Last post I talked about a conversation about privilege that my brother and I had last Saturday. Because it was at a table full of people, we didn’t really get in-depth, but I said some things that really stirred thoughts & emotions for both of us.

So, during dinner with just my bro and sis-in-law last night, we revisited the conversation. Bro actually brought it up, which surprised me. Long story short, we each took the time to listen to each other and actively try to understand the other’s point of view. It was the most adult conversation I’ve had with him since I was an 18 year old college freshman, believe it or not.

We certainly didn’t solve the world’s problems and I still have a lot to think about before I’ll feel ready to come out to him. But last night’s chat gave me the critical key, the opening I needed to broach the topic. And, importantly, it gave me hope about my greatest fear in coming out to him: losing his love and companionship.

Here’s what happened:

During the course of the discussion we covered all sorts of issues related to the general topic of privilege. But the best bit came from him spontaneously. He brought up homosexuality as an example of a point he was making about being “forced” into a community. I turned it around, and used it to make my own point on privilege, by discussing marriage equality. He took the opening, as I’d hoped, and posed a hypothetical about his own kids. He boldly declared that if one of his kids came out to him, it wouldn’t change his love for them, because he is their dad regardless. He stated that he believes that homosexuality is an issue “between the person and their maker” and it’s not for him to judge any person right or wrong on that basis.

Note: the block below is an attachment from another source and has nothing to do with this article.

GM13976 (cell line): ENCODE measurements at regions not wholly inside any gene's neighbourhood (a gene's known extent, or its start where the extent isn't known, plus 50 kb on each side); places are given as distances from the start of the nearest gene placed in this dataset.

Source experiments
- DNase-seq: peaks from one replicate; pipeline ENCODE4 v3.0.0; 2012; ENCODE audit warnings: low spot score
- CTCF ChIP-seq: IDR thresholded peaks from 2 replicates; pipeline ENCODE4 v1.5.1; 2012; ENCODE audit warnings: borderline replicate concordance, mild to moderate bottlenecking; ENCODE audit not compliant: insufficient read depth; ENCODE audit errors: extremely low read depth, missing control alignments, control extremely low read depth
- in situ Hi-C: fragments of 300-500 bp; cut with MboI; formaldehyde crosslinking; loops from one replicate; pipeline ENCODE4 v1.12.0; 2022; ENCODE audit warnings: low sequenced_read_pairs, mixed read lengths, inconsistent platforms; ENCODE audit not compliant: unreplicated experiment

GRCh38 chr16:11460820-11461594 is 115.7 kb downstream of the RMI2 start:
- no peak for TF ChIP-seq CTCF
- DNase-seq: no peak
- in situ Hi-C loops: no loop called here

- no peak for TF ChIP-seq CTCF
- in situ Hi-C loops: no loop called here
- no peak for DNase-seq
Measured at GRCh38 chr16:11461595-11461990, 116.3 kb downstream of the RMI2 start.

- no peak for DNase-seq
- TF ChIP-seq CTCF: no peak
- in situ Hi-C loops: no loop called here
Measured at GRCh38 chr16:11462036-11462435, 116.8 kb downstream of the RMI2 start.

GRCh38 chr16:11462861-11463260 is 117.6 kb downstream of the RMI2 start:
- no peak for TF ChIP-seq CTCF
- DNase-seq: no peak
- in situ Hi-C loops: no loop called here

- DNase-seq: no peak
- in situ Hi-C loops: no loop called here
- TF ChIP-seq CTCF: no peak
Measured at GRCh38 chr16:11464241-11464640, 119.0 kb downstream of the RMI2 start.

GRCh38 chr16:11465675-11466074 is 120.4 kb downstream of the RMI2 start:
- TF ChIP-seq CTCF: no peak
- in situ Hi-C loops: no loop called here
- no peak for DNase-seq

Now, admittedly, there’s still HUGE room for improvement in that attitude, and despite his assertion, there’s judgement inherent in the statement. But, taking the tiny victories as and where I find them, I’m choosing to celebrate the fact that he’s even willing to entertain the discussion and the possibility of a gay person in our immediate family.

As I said, it’s a good opening for a talk and gives me hope I won’t be immediately shunned and disavowed.

Now…to work on banking some courage to have that talk.

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